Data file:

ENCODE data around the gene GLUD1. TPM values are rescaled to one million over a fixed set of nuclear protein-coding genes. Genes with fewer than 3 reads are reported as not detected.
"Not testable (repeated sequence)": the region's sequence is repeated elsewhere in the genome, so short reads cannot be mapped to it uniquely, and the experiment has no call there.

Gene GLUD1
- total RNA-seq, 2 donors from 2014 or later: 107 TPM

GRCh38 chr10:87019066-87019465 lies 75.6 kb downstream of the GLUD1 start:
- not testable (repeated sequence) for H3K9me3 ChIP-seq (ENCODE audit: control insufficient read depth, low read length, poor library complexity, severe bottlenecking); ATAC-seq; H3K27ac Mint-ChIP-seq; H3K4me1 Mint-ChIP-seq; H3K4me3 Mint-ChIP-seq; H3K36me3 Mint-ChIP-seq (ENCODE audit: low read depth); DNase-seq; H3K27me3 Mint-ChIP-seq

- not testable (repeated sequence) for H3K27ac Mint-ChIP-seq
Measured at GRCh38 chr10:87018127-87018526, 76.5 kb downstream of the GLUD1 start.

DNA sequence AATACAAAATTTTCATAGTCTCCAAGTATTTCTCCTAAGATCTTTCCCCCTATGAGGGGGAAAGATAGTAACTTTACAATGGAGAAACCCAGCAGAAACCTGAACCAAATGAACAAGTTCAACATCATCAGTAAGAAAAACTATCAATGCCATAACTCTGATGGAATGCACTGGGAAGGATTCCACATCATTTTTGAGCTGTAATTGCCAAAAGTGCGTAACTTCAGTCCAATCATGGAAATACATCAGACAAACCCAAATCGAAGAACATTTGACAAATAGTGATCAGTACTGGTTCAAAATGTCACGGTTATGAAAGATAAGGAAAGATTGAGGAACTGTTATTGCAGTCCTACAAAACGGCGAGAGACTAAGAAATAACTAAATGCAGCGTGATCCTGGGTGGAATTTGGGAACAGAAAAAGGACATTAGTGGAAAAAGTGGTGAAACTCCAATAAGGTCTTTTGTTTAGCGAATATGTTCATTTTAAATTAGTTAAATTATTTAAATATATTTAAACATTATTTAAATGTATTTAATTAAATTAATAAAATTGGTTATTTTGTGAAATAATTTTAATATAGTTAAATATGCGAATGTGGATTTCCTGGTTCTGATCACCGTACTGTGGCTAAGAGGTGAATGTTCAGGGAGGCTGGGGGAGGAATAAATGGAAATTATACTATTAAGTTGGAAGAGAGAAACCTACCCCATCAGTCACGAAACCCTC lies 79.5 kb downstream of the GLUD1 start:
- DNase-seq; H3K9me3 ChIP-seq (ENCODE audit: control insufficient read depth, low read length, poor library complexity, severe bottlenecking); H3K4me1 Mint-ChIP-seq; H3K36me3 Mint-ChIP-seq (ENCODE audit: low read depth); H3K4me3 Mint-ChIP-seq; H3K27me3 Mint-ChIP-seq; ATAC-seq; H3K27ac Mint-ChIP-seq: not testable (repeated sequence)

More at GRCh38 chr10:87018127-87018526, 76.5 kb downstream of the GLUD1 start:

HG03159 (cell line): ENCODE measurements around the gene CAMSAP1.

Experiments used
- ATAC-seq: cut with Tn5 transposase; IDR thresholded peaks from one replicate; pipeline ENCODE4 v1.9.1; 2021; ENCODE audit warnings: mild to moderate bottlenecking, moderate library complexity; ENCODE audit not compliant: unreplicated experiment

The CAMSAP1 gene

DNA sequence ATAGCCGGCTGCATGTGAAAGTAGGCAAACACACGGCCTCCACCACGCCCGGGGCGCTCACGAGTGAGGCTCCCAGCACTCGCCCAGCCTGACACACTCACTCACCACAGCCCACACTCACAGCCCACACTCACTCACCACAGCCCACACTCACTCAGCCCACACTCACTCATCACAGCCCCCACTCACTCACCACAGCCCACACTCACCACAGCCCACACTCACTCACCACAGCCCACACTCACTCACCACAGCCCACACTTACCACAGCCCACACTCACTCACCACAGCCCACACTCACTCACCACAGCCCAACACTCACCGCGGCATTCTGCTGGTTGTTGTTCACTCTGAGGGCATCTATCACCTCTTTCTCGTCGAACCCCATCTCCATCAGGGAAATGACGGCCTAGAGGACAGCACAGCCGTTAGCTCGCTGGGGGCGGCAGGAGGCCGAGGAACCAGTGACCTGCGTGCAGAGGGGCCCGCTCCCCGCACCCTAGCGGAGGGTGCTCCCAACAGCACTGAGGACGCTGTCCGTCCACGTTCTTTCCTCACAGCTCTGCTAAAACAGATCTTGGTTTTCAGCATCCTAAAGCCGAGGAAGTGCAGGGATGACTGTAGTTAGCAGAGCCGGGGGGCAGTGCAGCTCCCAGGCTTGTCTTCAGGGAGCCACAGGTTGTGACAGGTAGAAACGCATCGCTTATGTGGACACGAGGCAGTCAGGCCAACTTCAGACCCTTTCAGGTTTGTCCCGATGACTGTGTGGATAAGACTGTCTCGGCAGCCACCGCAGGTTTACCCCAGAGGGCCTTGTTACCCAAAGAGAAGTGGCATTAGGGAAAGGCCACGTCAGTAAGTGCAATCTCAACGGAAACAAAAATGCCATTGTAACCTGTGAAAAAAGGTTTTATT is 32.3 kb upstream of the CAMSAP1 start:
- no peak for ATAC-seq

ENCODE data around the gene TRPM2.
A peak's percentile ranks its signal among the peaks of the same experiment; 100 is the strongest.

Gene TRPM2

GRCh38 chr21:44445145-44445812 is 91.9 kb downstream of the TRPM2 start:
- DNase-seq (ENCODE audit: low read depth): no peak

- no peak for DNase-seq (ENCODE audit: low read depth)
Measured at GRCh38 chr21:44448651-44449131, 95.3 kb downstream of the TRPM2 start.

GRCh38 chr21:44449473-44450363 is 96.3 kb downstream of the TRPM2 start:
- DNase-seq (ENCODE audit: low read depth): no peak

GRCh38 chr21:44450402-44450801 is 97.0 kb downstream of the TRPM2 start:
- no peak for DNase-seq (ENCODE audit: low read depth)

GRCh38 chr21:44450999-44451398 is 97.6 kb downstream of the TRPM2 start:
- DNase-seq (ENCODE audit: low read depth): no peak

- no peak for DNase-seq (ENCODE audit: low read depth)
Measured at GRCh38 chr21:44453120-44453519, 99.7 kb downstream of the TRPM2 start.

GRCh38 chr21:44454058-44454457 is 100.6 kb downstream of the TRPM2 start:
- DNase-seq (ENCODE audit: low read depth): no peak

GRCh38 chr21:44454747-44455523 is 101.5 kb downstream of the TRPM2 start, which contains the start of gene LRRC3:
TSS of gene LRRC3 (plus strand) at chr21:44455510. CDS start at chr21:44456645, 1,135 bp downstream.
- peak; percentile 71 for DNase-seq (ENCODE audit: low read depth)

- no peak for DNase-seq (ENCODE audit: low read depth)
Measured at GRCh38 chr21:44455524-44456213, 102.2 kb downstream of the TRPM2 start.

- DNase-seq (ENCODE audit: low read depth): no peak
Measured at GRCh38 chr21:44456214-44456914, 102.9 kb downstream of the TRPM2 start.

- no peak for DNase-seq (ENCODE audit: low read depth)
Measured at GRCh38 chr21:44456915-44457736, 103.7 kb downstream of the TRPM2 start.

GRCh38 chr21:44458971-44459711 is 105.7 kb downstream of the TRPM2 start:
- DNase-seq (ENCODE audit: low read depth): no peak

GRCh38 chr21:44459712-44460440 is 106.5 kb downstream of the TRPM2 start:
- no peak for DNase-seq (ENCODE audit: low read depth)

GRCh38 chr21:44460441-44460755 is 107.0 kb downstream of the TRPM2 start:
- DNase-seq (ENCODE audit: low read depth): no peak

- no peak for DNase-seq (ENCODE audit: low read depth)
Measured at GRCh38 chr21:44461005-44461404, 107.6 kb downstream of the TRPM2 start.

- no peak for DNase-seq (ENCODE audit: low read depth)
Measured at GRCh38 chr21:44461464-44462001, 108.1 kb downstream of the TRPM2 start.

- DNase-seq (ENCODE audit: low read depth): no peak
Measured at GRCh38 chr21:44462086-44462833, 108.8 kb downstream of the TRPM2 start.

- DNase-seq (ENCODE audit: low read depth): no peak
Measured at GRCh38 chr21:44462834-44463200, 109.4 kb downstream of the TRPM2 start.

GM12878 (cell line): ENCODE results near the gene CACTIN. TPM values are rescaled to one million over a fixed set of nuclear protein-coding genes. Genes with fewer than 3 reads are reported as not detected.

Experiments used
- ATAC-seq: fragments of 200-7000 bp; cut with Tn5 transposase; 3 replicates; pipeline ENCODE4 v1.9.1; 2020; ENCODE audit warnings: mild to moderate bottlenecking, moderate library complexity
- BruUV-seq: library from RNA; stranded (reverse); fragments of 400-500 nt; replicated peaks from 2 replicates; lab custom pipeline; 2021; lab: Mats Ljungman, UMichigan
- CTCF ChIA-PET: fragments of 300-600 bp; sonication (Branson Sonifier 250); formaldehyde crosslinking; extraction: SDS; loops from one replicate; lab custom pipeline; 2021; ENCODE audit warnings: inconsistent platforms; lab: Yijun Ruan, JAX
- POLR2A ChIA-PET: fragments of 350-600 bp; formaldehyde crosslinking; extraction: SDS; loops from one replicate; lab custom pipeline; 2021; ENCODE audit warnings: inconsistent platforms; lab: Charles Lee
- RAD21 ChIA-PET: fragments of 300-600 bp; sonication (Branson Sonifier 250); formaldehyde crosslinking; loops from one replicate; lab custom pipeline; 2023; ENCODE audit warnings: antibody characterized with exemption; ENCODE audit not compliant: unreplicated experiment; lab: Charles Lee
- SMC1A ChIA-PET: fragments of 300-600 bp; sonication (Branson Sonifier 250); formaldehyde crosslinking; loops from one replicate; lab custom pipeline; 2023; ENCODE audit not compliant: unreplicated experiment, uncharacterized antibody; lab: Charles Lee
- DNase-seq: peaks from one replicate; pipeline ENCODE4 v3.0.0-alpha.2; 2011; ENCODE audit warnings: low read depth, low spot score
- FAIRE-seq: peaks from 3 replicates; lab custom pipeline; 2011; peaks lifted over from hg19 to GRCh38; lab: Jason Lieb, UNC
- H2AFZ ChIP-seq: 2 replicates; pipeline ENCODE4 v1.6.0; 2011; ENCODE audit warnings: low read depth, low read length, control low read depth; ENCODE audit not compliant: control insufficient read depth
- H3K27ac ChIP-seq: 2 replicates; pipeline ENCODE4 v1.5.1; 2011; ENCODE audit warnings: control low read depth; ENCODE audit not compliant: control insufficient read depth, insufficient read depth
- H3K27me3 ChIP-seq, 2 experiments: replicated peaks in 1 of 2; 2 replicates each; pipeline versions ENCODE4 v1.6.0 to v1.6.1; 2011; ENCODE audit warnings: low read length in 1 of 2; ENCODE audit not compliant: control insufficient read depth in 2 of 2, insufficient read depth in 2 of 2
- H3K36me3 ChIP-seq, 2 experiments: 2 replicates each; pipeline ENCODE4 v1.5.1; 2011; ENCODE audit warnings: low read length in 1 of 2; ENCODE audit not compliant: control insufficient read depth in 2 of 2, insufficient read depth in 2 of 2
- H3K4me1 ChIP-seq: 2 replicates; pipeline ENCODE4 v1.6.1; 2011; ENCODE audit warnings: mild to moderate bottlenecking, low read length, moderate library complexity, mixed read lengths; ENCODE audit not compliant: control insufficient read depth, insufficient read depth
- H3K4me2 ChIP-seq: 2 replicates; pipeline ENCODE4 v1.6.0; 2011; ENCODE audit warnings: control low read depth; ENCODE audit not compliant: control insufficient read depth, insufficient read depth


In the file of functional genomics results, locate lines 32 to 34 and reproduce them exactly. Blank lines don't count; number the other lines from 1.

Measured at GRCh38 chr21:44453120-44453519, 99.7 kb downstream of the TRPM2 start.

GRCh38 chr21:44454058-44454457 is 100.6 kb downstream of the TRPM2 start:
- DNase-seq (ENCODE audit: low read depth): no peak